Your action was prompt, energetic and efficient. Your appeal for temporary aid from private resources was nobly responded to by the people. The damaged roads were speedily repaired, and very soon we felt, as I well recollect, in a comparatively comfortable condition; and thus we continued until the evacuation of Richmond. I have no means of stating the quantities of supplies on hand at my several depots at or about that time, for all my official papers were burned, but I know that in Richmond, Danville, Lynchburg, Staunton, Charlottesville, &c., the accumulations were large. I left Richmond at 1 o'clock of the night Richmond was evacuated, with orders from you to make Lynchburg my headquarters, and be ready to forward supplies from that point to the army. I never heard of any order for the accumulation of supplies at Amelia Springs. If such order was given it must have been after the evacuation of Richmond was determined on, and when railroad transportation could not be had; prior to that time such order could readily have been complied with.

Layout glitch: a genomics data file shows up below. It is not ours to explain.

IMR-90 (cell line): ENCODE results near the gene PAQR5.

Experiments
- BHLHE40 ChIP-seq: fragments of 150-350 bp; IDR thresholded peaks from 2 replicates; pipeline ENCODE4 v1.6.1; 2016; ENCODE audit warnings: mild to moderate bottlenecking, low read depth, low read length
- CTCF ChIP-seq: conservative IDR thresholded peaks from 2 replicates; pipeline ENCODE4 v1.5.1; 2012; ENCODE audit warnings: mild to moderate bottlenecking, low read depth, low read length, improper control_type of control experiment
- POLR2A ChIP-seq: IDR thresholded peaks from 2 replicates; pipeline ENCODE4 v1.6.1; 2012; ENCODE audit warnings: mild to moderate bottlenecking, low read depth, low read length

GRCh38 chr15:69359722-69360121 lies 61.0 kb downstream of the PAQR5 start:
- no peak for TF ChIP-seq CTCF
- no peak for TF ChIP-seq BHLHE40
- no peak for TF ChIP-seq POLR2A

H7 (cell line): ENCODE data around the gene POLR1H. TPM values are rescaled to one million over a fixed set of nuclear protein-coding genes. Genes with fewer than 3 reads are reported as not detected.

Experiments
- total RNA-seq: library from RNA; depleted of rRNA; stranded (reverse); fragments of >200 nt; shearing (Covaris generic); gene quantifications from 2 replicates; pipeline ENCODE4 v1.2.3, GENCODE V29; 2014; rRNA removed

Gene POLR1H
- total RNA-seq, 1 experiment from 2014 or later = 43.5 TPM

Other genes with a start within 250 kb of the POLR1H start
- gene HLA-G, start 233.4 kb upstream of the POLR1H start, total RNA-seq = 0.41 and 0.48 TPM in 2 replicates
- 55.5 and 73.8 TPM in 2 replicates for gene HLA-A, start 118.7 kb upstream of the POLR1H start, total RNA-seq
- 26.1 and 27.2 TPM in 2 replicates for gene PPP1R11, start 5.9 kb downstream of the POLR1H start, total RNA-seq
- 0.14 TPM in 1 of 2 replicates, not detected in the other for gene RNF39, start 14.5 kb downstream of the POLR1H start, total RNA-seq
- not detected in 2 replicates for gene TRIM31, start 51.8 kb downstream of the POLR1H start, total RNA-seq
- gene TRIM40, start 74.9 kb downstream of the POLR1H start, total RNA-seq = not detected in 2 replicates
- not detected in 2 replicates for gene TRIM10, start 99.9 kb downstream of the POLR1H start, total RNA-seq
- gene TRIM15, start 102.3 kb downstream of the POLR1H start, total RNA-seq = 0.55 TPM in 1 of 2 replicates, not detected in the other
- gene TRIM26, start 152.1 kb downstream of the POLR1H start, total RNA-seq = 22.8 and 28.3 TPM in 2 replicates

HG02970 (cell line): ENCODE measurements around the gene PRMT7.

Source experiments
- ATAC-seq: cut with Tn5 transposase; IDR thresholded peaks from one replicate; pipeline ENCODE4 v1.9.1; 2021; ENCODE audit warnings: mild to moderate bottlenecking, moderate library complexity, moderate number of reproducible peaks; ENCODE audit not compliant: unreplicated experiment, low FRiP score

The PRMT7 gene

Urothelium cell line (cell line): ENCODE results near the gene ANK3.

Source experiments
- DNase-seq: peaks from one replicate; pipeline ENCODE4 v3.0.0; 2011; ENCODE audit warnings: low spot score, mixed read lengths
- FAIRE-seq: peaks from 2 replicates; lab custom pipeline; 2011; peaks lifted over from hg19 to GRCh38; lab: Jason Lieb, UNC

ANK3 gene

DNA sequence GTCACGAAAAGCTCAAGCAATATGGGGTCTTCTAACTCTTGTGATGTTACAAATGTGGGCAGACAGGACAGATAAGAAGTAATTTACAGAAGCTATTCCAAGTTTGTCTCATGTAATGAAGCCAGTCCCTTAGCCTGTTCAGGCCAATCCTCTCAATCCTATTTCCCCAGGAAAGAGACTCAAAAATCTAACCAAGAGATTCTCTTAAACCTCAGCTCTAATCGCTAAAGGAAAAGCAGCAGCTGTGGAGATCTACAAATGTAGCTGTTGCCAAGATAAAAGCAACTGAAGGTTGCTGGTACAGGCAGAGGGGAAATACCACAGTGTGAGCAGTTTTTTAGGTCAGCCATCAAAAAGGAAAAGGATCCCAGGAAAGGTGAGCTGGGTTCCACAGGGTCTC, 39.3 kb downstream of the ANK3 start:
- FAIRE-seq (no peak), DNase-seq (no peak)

Regretting that I cannot make a more full and satisfactory response to your inquiries,

I am, very respectfully, your obedient servant,
(Signed) B. P. Noland,
(Late) Major and Chief Commissary for Virginia, C. S. A.
General I. M. St. John, (Late} Commissary-General C. S. A.

January 1st, 1876.

General I. M. St. John,
Late Commissary-General Confederate States: